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The National Priorities Project’s Lindsay Koshgarian discusses the socially beneficial investment that could come from reallocating the billions otherwise given to the Pentagon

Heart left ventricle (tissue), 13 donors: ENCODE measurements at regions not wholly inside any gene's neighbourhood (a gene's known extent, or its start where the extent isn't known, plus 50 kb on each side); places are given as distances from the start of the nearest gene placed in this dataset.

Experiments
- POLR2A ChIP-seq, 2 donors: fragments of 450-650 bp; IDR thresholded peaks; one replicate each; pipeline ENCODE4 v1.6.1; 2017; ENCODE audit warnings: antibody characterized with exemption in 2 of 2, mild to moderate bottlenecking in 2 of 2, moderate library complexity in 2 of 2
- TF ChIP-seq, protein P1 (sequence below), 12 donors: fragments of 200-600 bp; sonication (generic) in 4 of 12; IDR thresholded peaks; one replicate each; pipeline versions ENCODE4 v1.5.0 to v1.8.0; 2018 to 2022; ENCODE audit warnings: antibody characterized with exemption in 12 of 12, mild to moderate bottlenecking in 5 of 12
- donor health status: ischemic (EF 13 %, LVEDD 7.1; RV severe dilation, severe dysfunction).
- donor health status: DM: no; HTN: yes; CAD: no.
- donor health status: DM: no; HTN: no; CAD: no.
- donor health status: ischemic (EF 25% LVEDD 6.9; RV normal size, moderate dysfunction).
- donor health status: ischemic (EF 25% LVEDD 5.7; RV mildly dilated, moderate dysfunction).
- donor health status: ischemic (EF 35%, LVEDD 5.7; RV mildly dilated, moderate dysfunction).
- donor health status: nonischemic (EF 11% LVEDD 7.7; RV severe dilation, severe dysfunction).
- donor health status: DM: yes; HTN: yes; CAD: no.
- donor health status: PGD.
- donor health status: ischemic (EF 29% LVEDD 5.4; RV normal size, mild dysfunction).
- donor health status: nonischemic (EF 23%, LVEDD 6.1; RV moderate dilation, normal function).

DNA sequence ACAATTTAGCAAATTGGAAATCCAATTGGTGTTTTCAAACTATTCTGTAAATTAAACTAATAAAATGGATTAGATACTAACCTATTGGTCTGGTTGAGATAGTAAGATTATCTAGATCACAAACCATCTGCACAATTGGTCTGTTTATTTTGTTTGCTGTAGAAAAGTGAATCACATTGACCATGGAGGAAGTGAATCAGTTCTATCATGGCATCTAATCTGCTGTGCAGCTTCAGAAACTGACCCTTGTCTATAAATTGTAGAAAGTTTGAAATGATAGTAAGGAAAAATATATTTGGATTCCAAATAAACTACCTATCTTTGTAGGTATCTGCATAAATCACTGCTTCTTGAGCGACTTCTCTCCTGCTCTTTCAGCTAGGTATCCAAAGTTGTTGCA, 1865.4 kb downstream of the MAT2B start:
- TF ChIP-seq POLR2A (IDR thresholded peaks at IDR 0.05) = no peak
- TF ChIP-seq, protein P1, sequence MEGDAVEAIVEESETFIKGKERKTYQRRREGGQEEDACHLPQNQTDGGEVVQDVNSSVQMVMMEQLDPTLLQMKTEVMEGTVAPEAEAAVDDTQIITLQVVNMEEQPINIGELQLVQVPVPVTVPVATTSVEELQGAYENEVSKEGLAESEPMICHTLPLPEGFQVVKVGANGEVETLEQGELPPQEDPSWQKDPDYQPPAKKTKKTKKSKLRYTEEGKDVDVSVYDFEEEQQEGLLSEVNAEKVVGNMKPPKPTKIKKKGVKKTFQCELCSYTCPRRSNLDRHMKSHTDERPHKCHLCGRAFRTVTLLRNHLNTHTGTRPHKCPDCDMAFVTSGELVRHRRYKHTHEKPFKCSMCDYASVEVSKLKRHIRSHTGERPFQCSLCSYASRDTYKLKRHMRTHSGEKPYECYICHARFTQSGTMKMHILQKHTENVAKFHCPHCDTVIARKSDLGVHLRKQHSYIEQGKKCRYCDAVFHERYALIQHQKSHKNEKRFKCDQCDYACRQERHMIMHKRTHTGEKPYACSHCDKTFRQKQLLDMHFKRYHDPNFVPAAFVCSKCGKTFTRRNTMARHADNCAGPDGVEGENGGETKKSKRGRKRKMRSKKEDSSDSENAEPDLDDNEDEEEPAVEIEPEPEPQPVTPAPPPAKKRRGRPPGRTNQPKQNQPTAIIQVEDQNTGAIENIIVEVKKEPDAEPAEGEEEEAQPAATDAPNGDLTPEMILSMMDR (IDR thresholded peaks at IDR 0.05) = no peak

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SHARMINI PERIES, EXEC. PRODUCER, TRNN: Welcome to the Real News Network. I’m Sharmini Peries coming to you from Baltimore. On Friday the Senate voted 64-35 to approve a budget proposal that funds the government for two years and raises the debt ceiling, preventing a default on the nation’s debt, removing the threat of budget default, which allows the Treasury Department the capacity to borrow up until September of 2017, which means that the government will be able to avoid the drama that has plagued Washington for nearly all of President Obama’s term in office. There will be a new president by 2017. We should not that the deal calls for an increase in discretionary spending caps of $80 billion over the next two years, but it will be evenly split between defense and non-defense spending. To put all of this in perspective I’m joined by Lindsay Koshgarian. Lindsay is the research director of National Priorities Project. She’s joining us from Northampton. Thank you so much for joining us today. LINDSAY KOSHGARIAN: Thank you for having me. PERIES: So Lindsay, let’s get down to business here. What’s the good news in this budget measure? KOSHGARIAN: Well, the good news, the big good news, is that we’ve avoided as you mentioned a national default on our debt. The deadline for when we were expected, the U.S. Treasury, to start to run out of money, not have enough money to pay our government’s bills, was November 3. So we’re coming in just under the line, and it wasn’t clear that Congress was going to be able to make that deal. And the consequences of that were just extremely high. Defaulting on our debt would have meant the government couldn’t pay its bills. It might mean we would go without essential government services. It might mean the U.S. might lose rank in its credit rating. And it could really just have disastrous consequences for our economy. So it’s a very good thing that that did not happen. PERIES: So then what worries you about this budget? KOSHGARIAN: Well, a couple of things. One is that while this budget does raise domestic spending, it does so by an amount where even in the year 2017 domestic spending will be lower as a part of our economy than it’s been since 2010. So even though we need, desperately need, investment in things like infrastructure and job creation and education, and Americans want all of those things, this budget still really skimps on those areas of investment. And we’re going to need to look in the years ahead at starting to raise investment in those things. We can’t skimp forever. The other real problem with this budget is that it continues to rely on a budget gimmick that’s a Pentagon slush fund. This is a $60 billion fund that the Pentagon has received for years now. And it started as a war fund, to fund the Iraq and Afghanistan wars. But we’ve reached a point now where America’s most pressing conflict, the conflict with ISIS, is only costing about $5 billion a year. And yet we still had this $60 billion fund. And to put that in a little bit of perspective, that’s about the same amount of money as the U.S. spent on all federal student aid for college students. PERIES: Wow, that’s, that’s huge. And what is this budget doing for education and resourcing the troops that are coming back home, and so on? KOSHGARIAN: Well, it remains to be seen. We know that this budget does increase domestic spending this year. And as you mentioned it splits the increase evenly between defense and non-defense spending, although that’s not counting that $60 billion fund. But over the coming weeks between now and December 11, the task before Congress is that they need to actually work out the details of this budget. So we have just a few short weeks left where we’ll start to find out whether Congress will allocate more money to education or more to other things, or where some of that increased spending might go. As a general rule, education is only about 3 percent of our entire federal budget. So it’s quite a small part. PERIES: And how does that compare with other countries that, a country like Canada, for example? KOSHGARIAN: I don’t have the numbers for Canada at my fingertips, but I can tell you that the United States spends far and away more than any other country on defense. We account, depending on the year, for somewhere between 30 and 40 percent of the world’s military spending. That’s bigger than any other country, bigger than China, bigger than Russia by several times. So we are investing far more heavily in the military than any of our, than any other country on earth. PERIES: And this budget has raised some concern in terms of Medicare, in terms of social insurance. Both programs that our seniors depend on. How will it affect them? KOSHGARIAN: Well, this budget deal does do a couple of good things for those programs. One, it averts what could have been a deep cut in Social Security disability benefits. The disability trust fund that’s part of the Social Security program was expected to run out of funds next year. This budget reallocates some funding to that program so that people who receive disability benefits will continue to receive those benefits. So that’s a good thing. The other thing that it does for Medicare is it averts a potential premium increase that would have gone into affect. And this budget reverses that. So those are some good developments. But we definitely can expect going forward to continue to hear things about Social Security and Medicare and those programs . And it’s important for people to know that the Social Security program, for instance, is currently expected to be solvent until the year 2033. So we have some time to work out whatever the program changes are that need to be made. And it’s just not true that that program is in urgent need of repair. PERIES: And finally, Lindsay, I understand the borrowing allowance or capacity, as a result of this budget approval–how does the government expect to raise other revenue that they need for implementation of this budget? KOSHGARIAN: Yes, that remains a huge sticking point. This does allow the government to continue to borrow money. It’s important to note that the debt limit itself doesn’t actually let the government spend money. It just lets the Treasury pay the bills when Congress has already appropriated funds. But Congress is responsible for setting both spending policy and tax policy. And tax policy remains a huge sticking point. Most Americans want to see corporations and wealthy Americans pay more in taxes. There’s general agreement about that. But unfortunately there’s not agreement about that in Congress. PERIES: All right, Lindsay. Thank you so much for joining us today, and we hope to have you back soon, as I think this issue in terms of it getting settled isn’t going to go away. KOSHGARIAN: Thanks for having me. PERIES: Thank you for joining us on the Real News Network.